Weight Gain and Exercise Recommendations during Pregnancy
Amount of weight gain recommended during pregnancy depends on your starting BMI (body mass index). Your BMI is a calculation based on your height and weight. Click here to calculate your BMI.
- BMI less than 19, you are underweight
- BMI from 19 to 24.9, you are normal weight
- BMI from 25 to 29.9, you are overweight
- BMI 30 or more, you are obese
Recommendations for weight gain during an uncomplicated single baby pregnancy are as follows. This information is based on your BMI at the beginning of pregnancy.
- If your BMI is less than 19, you should gain 28 to 40 lbs
- If your BMI is from 19 to 24.9, you should gain 25 to 35 lbs
- If your BMI is from 25 to 29.9, you should gain 15 to 25 lbs
- If your BMI is 30 or more, you should gain 11 to 20 lbs
Starting pregnancy over or under weight and too much or too little weight gain during pregnancy have both been associated with high or low baby birth weights. Over or underweight babies can have more health issues and complications during pregnancy, delivery, and after. Women who gain weight within the recommended guidelines are less likely to deliver infants who are too small or too big.
Women in good health with an uncomplicated pregnancy should engage in regular, moderate intensity exercise for 30 minutes, most days of the week. Women who have been exercising regularly prior to pregnancy may generally continue their regimen. Women who have not been regular exercisers should undergo a gradual progression of increasing exercise up to the 30 minutes per day. Light to moderate weight lifting and flexibility exercises are ok. Pregnancy is not a time in which women should try to markedly improve their physical fitness.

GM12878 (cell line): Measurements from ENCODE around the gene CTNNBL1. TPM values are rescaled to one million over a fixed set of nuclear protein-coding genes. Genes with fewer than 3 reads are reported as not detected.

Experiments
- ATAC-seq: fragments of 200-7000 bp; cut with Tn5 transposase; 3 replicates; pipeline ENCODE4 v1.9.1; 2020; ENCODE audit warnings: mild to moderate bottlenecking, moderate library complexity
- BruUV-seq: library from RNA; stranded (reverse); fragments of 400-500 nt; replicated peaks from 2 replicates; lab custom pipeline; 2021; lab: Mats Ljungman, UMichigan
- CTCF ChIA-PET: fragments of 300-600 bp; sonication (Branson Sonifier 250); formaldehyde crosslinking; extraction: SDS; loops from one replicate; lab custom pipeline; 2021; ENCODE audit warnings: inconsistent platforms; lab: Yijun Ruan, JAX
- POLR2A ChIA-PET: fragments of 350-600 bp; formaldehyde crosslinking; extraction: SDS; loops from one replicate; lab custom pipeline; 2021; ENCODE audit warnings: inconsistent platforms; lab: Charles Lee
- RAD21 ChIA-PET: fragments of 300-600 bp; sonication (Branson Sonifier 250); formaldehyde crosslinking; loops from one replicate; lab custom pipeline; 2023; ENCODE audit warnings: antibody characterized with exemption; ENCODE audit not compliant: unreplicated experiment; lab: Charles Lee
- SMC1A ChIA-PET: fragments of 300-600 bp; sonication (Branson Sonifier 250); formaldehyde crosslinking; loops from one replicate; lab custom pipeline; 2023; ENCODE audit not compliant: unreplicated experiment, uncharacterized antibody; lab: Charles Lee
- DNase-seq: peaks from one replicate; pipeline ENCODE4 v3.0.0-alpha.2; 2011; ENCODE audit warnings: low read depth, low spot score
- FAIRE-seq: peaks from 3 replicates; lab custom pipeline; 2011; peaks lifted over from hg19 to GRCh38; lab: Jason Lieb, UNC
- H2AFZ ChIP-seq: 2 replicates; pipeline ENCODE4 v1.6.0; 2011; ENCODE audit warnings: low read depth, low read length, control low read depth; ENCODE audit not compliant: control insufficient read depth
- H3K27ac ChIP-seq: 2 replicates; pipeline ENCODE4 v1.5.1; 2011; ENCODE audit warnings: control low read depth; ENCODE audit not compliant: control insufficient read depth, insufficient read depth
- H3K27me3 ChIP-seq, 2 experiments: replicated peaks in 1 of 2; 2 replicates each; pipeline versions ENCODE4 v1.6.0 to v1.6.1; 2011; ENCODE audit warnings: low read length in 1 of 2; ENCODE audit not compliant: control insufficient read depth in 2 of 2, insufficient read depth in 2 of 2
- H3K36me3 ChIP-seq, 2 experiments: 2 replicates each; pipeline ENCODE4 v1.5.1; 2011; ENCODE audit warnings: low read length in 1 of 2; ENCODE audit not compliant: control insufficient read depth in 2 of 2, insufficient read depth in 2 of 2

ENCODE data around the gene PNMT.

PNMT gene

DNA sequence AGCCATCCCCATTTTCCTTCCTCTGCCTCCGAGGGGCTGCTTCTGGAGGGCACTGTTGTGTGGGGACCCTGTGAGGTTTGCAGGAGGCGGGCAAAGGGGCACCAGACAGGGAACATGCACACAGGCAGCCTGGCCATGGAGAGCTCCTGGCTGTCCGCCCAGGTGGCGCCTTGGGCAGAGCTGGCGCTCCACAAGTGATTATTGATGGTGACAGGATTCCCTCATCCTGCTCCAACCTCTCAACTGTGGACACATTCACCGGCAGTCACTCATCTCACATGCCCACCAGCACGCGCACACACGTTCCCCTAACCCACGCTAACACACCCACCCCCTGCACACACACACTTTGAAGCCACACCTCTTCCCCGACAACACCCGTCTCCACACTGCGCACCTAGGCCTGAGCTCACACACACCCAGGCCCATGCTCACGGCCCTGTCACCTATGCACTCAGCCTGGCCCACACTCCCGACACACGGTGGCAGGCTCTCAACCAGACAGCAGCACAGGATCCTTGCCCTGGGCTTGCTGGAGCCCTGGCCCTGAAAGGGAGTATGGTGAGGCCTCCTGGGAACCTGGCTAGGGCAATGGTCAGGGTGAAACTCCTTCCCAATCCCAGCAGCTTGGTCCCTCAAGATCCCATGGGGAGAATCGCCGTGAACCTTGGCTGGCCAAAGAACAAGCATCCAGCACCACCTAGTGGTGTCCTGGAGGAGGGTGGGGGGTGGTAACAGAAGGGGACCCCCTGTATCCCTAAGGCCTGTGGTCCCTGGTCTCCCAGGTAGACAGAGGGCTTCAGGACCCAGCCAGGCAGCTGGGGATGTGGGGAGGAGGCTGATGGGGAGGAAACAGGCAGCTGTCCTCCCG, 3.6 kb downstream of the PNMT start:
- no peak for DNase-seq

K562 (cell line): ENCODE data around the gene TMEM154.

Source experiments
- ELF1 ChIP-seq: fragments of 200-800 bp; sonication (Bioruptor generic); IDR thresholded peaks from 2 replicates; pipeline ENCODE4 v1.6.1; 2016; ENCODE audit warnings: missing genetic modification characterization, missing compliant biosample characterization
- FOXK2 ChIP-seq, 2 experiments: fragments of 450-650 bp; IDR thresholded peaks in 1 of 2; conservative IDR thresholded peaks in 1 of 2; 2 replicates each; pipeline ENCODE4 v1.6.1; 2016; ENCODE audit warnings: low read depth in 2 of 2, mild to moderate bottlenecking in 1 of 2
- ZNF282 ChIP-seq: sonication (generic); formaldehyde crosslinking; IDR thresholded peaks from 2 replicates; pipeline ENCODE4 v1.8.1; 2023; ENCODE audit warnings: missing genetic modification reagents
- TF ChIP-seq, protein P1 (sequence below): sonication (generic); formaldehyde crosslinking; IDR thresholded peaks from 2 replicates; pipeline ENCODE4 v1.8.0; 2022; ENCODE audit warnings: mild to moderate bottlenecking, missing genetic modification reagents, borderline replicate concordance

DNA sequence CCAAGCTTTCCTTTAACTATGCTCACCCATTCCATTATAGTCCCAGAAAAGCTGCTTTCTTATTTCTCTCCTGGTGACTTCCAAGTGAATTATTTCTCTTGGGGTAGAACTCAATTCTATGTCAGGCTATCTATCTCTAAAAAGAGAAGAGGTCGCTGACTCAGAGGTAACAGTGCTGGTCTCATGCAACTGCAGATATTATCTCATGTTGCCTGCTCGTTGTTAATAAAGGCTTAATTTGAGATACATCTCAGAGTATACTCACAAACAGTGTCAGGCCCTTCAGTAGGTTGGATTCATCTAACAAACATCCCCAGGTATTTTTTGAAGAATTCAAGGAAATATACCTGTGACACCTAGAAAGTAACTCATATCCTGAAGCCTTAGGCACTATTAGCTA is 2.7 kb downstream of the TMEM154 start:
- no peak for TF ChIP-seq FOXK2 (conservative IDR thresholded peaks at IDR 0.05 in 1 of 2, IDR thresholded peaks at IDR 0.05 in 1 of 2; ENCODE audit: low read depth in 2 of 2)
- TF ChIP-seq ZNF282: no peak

Regular exercise may decrease the risk of gestational diabetes and preeclampsia. It may also improve your blood sugars if you already have gestational diabetes.
Most women will have to decrease their exercise intensity and/or duration as the pregnancy progresses. Women should pay attention to ensure they are not over heating and are staying hydrated while exercising. Exercise which has a higher risk of falling or of abdominal trauma should be avoided (examples: downhill skiing, biking, etc). There is no evidence that exercise causes preterm labor or delivery, but it can be associated with uterine contractions.